Blitzer: 9/11 Video at GOP ‘Provocative,’ Brown Asks About ‘Fear’
Just after the bottom half of the 8 pm Eastern hour of CNN’s coverage of the Republican convention, as Oklahoma Congresswoman Mary Fallin began an introduction of a video presentation about Islamist attacks on the U.S. over the past decades, host Wolf Blitzer gave a bit of a warning about the content of the video: "Let's listen to Congresswoman Mary Fallin of Oklahoma. She's going to make the case why Republicans are better in protecting us than Democrats, and that will lead into a video. It's provocative. There will be images of 9/11 and towers going down. It will raise controversy. We're going to show to it you because it's part of this convention. But let's listen to this Congresswoman from Oklahoma speak first."
Nine minutes later, after Fallin had finished her introduction and the video concluded, Blitzer began a short discussion with correspondent John King, co-host Campbell Brown, and Republican strategist Alex Castellanos about the video’s content. Brown charged that Republicans were playing on fear: "But that message though, has been fear, I mean, as a message at this convention."
BLITZER: A rather dramatic video -- powerful images, remembrances of 9/11. John King, some will say, you know what -- at a political convention, there's no real need to bring those kinds of images into this hall.
JOHN KING: That -- some will say that's controversial in playing politics out of a tragedy. Since they were doing it, it's interesting to see how they used it. You saw Rudy Giuliani. You did not see President Bush -- that was his defining challenge and his defining moment -- nowhere in that video at a Republican Convention -- think that's interesting. I think it's no accident. Number two, many will criticize the tactic. What they're trying to do is say, whatever you may think of Republicans right now -- and the brand is damaged -- but there has not been another attack since 9/11, and they will make the case at this convention that is because of their policies -- their president too, George W. Bush, but their policy.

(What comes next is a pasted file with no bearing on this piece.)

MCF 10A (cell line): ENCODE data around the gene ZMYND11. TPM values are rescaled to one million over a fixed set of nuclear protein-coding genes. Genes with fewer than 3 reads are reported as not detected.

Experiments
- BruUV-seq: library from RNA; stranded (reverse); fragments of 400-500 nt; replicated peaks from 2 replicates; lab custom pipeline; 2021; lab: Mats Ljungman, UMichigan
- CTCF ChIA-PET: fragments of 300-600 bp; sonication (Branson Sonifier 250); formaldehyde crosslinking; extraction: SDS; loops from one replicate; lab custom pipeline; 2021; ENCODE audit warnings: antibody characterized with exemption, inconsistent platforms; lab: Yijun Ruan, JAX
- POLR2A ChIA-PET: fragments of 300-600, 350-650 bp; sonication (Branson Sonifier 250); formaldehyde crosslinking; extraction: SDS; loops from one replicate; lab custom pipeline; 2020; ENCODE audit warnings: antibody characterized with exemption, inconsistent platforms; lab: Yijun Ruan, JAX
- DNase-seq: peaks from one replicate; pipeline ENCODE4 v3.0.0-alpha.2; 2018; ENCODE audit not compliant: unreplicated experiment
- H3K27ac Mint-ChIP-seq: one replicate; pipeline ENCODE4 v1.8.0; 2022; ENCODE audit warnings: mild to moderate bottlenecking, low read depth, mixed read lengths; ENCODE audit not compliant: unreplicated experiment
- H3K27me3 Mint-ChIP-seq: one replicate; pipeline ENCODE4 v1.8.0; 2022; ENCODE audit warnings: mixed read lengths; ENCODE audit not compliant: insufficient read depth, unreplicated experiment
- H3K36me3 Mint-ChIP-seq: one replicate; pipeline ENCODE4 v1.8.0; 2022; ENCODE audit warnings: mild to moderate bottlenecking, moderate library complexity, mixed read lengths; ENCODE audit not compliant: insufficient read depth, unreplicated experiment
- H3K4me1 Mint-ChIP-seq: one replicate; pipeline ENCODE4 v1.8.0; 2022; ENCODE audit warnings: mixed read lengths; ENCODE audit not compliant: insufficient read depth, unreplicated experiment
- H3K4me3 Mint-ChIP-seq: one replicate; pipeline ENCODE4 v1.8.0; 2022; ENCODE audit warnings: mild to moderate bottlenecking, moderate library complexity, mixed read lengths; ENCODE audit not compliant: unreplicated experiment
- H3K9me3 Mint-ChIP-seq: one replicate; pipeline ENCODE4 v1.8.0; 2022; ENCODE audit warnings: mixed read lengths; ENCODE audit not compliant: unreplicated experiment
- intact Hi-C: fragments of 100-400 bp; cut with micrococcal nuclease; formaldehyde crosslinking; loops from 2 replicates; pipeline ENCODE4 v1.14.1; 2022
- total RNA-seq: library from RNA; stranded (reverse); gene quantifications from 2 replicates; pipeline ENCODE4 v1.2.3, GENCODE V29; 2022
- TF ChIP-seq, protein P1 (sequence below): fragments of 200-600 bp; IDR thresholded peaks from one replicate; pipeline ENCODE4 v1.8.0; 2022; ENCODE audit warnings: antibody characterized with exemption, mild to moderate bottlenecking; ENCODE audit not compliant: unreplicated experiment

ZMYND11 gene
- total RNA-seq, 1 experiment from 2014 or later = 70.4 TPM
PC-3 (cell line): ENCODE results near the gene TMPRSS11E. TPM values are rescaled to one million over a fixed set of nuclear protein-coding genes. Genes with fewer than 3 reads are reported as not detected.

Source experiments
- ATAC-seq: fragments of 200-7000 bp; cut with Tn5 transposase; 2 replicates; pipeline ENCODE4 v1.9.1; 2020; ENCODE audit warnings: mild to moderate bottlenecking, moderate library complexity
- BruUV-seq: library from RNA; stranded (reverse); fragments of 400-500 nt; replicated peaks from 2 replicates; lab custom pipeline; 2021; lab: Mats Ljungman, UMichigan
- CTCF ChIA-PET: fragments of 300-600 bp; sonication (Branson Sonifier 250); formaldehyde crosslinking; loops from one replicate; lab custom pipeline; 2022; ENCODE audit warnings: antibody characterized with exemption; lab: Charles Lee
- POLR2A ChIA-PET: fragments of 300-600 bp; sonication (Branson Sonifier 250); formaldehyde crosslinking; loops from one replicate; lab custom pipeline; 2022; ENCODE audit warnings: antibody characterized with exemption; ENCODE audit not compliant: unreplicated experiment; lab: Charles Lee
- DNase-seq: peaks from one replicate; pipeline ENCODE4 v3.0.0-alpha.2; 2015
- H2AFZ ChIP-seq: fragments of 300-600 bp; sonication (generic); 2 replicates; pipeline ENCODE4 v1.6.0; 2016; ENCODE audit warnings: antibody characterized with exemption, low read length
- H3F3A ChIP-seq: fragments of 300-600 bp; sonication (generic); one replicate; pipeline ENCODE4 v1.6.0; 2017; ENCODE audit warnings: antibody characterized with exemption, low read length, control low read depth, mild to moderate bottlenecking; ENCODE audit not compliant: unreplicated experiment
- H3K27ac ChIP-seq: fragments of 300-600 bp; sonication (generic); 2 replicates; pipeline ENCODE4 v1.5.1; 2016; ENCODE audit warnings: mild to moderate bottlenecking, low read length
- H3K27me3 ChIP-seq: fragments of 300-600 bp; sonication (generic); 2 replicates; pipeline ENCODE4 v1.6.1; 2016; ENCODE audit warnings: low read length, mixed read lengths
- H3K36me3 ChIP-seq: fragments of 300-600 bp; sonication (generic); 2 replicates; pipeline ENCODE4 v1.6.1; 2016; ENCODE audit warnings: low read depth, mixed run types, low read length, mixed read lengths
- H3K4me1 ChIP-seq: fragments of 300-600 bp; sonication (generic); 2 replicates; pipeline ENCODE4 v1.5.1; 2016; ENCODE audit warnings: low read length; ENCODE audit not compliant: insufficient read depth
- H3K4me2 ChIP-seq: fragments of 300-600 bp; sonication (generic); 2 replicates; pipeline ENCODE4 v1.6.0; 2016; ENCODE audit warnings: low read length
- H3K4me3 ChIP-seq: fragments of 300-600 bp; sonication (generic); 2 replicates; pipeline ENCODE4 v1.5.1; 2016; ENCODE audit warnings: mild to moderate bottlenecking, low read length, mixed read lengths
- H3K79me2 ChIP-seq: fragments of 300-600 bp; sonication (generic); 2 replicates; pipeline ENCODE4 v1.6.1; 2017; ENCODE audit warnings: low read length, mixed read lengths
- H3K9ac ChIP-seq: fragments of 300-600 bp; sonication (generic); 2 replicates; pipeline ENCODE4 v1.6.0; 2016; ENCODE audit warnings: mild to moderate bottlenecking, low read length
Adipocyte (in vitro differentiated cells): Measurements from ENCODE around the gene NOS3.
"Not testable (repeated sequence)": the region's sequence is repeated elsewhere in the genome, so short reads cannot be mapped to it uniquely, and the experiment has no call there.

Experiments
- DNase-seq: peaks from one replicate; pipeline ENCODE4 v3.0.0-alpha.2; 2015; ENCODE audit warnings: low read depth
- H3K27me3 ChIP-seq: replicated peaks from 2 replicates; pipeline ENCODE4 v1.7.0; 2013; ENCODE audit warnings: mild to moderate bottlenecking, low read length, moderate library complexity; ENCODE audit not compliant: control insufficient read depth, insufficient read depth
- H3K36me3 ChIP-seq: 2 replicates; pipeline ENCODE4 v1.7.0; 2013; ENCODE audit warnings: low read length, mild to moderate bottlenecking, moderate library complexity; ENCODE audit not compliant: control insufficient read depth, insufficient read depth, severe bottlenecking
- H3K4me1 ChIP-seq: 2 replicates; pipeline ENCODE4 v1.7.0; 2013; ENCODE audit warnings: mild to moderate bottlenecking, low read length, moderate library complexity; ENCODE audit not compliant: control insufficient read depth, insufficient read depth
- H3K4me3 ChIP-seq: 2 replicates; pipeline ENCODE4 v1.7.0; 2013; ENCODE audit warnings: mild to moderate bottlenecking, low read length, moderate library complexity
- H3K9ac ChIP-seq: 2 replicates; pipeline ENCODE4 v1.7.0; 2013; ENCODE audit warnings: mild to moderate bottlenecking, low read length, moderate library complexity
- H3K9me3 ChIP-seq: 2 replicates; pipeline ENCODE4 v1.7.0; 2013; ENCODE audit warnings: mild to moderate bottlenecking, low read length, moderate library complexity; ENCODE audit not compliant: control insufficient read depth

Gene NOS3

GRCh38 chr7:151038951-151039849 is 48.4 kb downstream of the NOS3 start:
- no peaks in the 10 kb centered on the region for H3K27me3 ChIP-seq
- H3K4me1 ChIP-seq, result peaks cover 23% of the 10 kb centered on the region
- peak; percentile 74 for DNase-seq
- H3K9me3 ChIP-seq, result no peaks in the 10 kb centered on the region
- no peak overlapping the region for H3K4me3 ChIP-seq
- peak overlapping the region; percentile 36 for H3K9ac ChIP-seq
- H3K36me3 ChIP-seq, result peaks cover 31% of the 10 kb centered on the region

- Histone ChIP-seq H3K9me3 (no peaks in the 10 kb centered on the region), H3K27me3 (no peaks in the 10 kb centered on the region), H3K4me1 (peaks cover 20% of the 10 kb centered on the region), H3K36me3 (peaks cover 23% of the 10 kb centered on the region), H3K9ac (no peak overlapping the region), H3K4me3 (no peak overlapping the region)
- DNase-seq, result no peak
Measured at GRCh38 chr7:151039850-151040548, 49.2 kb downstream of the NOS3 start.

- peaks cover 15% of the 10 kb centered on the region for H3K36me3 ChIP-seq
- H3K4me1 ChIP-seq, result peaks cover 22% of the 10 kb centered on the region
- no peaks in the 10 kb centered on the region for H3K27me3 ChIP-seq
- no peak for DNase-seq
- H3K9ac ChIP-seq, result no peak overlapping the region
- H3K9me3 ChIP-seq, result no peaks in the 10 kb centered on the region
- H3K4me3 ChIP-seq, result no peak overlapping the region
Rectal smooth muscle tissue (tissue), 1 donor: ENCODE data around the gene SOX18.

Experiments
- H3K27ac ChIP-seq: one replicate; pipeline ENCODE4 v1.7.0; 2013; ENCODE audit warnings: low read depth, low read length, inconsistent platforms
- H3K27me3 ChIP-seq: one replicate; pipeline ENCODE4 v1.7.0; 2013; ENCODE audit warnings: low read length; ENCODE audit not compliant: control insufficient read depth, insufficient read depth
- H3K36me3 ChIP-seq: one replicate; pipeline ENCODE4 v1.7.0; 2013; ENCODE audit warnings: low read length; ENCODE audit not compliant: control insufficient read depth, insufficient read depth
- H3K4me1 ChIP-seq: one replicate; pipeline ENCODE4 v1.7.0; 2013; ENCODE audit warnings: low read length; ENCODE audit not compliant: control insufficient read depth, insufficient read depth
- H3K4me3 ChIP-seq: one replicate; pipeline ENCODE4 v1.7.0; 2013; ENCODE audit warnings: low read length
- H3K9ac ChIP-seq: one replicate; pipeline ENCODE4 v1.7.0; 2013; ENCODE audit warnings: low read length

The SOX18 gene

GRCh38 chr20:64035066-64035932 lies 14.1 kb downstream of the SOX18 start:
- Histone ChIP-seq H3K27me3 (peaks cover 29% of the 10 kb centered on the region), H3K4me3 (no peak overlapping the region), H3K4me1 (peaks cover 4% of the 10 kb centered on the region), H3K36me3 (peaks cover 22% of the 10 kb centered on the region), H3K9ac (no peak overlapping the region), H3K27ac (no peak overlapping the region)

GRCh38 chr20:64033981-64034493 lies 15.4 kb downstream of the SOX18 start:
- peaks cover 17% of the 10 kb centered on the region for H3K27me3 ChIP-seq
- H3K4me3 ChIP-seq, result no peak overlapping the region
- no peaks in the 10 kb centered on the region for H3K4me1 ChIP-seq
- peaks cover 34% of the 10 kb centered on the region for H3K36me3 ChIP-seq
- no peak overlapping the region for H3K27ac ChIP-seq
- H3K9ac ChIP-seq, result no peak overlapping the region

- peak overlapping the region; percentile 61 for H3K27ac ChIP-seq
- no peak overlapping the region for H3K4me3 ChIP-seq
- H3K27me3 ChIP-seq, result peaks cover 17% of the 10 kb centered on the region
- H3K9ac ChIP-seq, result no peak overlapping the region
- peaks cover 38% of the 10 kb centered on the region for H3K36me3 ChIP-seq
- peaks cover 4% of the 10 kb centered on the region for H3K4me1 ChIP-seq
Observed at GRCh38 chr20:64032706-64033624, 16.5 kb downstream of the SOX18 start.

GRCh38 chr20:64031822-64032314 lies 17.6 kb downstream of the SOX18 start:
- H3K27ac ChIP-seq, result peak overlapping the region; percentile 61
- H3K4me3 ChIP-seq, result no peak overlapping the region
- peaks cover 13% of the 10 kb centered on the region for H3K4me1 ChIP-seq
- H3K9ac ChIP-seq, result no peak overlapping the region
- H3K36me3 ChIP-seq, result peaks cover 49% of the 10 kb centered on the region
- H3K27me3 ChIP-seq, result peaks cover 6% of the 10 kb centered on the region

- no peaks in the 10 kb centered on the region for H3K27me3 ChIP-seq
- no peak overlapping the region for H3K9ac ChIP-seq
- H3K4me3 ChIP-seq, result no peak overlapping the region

CAMPBELL BROWN: But that message though, has been fear, I mean, as a message at this convention. And, Alex, is that the message that Republicans want to convey?
CASTELLANOS: There are things I think a lot of Republicans in this hall, especially people from, I'd say, the New York delegation, and maybe around Washington, D.C. area and Pennsylvania -- there are things worth fearing in this world. You know, I think a lot of Republicans here think that video should run every day, because we -- somewhere out there, there may be a terrorist with a nuclear weapon thinking about going into an American city. This is not just politics. Politics is a means to an end. It's how we govern ourselves.
The CNN talking heads had a measured response to the video in comparison to their competitor at MSNBC Keith Olbermann, who took offense to how his network decided to show the Republicans’ video.